In the communication with the body, the brain acts basing on experience and data it has received, which is interpreted as patterns. In other words, instances and signals sent from the brain often are a combination of repeated actions done by the body as opposed to averaging the signals received at an instance. It explains why the brain sends full signals of perceptions to the body. Usually these are a combination of internal consistencies of messages and actions combined over time. Similarly, this trait of the brain where it learns patterns over time and uses them to create perceptions can be applied in healing pain. In this instance, the authors describe a scenario where the brain “unlearns” pain to which it was previously introduced. In one of the experiments, an optical illusion is created in which the brain perceives an itchiness being scratched. It, interestingly, works to counter the actual itchiness which remains unscratched. In this example, the process combines perception and repeated visual input that work together towards a common goal. These actions usually work to positively reduce the real pain being experienced by one part of the body. Clearly, the brain interprets scenarios based on its own understanding of the environment and it is this understanding that is then translated into communication to the body. Depending on how the environment is interpreted, self-awareness is created by the interpersonal communication orchestrated by the brain. The net effect of this is that functioning of the brain captures a number of aspects from the environment that are then used to determine how the body is given messages.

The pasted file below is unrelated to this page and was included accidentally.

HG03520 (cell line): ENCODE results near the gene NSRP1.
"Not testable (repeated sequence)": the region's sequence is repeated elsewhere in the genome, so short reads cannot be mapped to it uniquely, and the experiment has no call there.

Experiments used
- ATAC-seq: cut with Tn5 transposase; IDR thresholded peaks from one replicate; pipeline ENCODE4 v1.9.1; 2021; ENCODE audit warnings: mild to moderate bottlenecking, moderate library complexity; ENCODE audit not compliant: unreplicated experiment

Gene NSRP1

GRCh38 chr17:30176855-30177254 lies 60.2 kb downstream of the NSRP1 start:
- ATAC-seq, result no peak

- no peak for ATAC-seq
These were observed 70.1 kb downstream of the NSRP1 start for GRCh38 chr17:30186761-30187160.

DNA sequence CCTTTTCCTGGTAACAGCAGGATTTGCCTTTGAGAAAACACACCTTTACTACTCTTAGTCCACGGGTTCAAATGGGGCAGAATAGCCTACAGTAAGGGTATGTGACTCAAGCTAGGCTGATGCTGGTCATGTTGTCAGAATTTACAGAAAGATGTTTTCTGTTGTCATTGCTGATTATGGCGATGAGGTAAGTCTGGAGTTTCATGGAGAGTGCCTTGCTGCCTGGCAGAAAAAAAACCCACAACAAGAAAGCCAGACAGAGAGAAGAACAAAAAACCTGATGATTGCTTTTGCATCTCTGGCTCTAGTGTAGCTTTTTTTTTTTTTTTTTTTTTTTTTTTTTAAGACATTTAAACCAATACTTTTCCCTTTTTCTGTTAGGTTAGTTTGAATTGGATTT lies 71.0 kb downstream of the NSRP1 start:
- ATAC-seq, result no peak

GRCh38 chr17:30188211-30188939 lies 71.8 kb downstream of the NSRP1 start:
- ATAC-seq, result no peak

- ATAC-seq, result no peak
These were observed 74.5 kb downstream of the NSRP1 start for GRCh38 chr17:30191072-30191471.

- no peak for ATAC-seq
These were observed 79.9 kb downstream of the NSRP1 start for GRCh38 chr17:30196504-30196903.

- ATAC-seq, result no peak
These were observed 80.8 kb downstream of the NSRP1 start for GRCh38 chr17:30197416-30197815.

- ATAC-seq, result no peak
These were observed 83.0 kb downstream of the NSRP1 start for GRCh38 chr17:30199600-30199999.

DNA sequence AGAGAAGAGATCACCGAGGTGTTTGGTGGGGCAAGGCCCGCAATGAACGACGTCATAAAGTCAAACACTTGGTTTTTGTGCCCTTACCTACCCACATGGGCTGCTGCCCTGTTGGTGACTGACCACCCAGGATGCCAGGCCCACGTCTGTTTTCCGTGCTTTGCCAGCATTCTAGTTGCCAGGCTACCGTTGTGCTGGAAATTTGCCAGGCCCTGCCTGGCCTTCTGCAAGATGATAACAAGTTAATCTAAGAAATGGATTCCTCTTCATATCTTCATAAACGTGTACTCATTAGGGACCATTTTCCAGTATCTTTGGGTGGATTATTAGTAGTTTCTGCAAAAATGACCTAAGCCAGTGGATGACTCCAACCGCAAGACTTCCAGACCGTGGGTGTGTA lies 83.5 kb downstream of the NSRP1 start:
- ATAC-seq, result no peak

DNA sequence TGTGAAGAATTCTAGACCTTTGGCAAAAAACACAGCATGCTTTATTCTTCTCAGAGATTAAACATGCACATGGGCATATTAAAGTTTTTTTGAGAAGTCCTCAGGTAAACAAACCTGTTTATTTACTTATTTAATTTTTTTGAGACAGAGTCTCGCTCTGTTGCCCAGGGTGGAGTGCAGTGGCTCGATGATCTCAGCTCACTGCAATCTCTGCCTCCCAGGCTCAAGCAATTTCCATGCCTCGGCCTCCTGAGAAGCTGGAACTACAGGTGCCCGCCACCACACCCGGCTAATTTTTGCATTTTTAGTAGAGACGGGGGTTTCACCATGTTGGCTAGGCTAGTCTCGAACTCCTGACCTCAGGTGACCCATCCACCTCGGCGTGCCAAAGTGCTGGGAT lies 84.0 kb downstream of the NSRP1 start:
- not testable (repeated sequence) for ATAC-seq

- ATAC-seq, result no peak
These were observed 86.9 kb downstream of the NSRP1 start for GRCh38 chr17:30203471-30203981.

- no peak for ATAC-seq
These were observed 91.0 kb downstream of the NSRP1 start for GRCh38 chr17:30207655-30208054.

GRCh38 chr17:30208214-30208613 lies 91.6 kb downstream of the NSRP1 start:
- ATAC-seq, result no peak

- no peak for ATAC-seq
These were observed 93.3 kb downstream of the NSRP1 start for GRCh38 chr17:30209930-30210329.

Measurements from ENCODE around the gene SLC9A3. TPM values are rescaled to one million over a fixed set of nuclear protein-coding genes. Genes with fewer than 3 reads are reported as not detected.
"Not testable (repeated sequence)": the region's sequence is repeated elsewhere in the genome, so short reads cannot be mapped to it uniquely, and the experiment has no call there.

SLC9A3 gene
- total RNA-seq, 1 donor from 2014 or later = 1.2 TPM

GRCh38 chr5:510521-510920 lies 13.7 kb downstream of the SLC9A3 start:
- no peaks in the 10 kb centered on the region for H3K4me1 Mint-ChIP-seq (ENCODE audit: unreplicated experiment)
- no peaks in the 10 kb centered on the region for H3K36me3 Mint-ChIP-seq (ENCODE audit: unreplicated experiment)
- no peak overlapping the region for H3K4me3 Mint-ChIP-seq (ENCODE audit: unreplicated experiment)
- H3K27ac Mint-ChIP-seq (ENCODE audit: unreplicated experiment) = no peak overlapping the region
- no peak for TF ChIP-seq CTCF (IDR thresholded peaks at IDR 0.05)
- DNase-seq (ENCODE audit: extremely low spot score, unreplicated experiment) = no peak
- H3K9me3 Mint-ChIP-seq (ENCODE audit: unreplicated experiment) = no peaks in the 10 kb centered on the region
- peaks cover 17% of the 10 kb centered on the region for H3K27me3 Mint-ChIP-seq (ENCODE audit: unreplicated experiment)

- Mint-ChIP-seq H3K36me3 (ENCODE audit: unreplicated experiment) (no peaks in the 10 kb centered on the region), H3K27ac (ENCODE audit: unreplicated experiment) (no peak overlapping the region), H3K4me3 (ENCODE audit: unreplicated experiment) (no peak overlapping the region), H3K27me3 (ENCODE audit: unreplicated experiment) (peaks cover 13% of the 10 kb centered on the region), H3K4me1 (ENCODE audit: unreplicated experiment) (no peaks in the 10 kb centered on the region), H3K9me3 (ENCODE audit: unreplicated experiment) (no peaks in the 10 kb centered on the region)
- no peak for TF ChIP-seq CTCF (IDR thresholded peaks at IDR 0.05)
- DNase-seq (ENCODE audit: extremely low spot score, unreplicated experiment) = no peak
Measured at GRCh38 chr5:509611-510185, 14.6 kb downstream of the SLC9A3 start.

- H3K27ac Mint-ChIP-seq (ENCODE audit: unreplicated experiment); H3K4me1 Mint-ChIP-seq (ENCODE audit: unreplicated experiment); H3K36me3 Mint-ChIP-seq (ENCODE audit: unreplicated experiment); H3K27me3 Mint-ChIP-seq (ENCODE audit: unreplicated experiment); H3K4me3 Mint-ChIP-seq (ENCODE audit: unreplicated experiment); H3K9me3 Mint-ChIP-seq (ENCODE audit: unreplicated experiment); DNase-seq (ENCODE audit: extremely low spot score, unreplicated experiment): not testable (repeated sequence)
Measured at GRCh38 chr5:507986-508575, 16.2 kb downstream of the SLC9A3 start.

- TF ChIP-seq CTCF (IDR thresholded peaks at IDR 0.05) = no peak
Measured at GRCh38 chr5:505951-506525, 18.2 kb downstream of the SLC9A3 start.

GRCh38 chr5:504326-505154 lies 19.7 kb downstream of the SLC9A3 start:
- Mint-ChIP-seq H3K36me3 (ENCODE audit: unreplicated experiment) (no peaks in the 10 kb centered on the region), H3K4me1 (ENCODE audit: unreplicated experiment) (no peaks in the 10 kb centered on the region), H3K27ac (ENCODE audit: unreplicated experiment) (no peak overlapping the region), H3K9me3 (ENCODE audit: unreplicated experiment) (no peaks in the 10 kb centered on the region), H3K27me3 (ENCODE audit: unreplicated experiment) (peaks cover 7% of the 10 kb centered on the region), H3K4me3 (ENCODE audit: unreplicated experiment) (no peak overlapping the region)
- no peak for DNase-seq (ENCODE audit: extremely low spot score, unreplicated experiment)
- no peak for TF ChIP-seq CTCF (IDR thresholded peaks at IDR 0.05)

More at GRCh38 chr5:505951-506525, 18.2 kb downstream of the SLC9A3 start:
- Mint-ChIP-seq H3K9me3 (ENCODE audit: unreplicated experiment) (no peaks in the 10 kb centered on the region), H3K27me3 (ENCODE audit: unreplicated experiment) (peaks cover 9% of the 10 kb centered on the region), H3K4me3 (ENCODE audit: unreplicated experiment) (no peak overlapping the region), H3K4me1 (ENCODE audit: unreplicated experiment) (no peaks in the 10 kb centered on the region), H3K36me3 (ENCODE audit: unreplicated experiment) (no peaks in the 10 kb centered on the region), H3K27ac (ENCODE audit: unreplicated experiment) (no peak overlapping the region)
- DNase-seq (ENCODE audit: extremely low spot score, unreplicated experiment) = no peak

In conclusion, the aspects interpreted by the brain from this experiment define several aspects of self-awareness and interpersonal communication. It directly shows that a lot of the decisions and out of body experiences felt individually are as a result of perceptions by the brain. In addition to this, if such a simple setup can be used to provoke certain feelings and emotions within the body; then on a larger and more complex scale the mind and body can be trained to give predictable results such as self-healing. It can also be used to tame one’s personality and help improve on how individuals respond to unexpected situations.
The fact that the brain works with patterns of previous experiences can also be harnessed to yield a better response from individuals. One can learn to calmly approach situations and allow the brain to pick up the correct aspects of the scene. This way, the expected result then is that the solution realized in case of a problem will be accurate and reliable. The combination of vision and brain perception also can be used to direct the outcome of an activity as a calm response would need a clear understanding of the situation at hand. In other words, the experiments in this article show that one can control te response to the environment, which would work to their advantage.